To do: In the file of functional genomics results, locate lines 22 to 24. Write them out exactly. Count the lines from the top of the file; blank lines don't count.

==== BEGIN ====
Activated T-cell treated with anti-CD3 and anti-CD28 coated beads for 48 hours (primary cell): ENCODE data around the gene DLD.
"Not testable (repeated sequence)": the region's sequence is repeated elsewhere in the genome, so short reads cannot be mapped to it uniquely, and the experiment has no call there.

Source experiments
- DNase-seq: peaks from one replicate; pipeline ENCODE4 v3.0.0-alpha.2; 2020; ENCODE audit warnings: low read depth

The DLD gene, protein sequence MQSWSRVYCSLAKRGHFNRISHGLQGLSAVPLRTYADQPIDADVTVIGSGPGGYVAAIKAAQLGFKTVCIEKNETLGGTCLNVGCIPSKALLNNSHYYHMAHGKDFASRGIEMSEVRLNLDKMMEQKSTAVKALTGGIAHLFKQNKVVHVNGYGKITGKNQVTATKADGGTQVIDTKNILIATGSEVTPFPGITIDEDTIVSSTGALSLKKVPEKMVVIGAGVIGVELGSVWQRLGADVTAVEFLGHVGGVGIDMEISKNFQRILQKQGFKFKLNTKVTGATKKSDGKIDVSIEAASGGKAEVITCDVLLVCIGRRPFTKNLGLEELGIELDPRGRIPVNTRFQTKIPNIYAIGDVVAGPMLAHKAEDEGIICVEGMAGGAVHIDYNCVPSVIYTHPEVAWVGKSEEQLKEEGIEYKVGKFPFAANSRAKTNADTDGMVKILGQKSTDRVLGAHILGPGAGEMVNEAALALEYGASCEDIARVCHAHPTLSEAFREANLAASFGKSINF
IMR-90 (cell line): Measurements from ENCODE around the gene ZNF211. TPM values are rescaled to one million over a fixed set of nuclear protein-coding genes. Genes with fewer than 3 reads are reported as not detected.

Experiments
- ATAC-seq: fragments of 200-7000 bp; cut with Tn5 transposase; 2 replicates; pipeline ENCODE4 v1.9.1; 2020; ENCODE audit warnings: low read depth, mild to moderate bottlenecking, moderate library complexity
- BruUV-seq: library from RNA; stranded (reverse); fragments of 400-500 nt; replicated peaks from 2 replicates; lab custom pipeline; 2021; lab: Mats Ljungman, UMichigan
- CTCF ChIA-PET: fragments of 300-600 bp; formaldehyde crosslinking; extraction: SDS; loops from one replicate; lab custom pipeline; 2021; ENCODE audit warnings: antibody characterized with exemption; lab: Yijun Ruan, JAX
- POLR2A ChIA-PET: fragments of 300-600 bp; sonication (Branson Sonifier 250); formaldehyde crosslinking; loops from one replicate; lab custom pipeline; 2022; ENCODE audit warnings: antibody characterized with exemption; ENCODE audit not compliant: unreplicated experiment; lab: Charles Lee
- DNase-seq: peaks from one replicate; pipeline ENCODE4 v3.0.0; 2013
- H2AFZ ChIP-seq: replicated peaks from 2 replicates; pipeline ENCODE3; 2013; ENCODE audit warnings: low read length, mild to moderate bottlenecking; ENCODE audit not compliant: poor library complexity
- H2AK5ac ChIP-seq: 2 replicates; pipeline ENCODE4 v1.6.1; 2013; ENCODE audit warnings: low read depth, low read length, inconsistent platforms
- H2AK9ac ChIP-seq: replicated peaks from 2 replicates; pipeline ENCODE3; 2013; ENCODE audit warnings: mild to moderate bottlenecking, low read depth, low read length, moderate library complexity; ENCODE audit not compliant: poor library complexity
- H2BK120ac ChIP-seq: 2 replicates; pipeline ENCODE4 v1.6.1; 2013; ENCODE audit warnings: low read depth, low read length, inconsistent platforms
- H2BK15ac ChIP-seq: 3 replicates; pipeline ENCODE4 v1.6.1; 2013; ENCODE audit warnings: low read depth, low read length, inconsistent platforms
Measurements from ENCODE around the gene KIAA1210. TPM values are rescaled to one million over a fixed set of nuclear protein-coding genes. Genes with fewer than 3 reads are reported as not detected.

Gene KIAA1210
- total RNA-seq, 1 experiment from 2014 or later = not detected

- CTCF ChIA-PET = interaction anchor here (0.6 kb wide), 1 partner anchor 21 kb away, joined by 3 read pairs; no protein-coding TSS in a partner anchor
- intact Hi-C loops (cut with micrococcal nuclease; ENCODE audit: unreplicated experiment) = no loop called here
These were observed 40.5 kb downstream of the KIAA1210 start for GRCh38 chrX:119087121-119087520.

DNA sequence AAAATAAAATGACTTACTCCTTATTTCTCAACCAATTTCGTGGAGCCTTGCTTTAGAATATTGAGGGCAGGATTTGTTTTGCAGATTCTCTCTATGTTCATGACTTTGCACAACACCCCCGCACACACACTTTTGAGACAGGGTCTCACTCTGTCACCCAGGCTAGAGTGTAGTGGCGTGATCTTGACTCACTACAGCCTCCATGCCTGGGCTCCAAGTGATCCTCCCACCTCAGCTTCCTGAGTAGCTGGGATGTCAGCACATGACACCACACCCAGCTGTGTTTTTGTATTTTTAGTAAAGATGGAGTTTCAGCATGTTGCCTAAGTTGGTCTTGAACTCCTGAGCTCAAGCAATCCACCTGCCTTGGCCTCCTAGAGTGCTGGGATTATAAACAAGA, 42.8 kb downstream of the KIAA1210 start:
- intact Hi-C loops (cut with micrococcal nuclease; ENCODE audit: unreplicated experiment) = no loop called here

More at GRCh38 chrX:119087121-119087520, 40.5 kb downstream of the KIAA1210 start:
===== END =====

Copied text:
- intact Hi-C loops (cut with micrococcal nuclease; ENCODE audit: unreplicated experiment) = no loop called here
These were observed 40.5 kb downstream of the KIAA1210 start for GRCh38 chrX:119087121-119087520.

DNA sequence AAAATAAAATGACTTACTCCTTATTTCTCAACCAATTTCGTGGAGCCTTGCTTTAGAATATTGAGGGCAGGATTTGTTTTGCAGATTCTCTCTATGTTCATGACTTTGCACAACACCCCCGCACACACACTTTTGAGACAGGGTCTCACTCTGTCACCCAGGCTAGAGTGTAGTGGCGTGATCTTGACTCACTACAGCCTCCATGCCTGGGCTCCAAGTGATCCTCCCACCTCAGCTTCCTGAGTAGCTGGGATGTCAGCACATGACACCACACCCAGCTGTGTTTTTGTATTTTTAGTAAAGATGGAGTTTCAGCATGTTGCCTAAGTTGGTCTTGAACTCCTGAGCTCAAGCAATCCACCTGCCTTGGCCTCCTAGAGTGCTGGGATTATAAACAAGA, 42.8 kb downstream of the KIAA1210 start: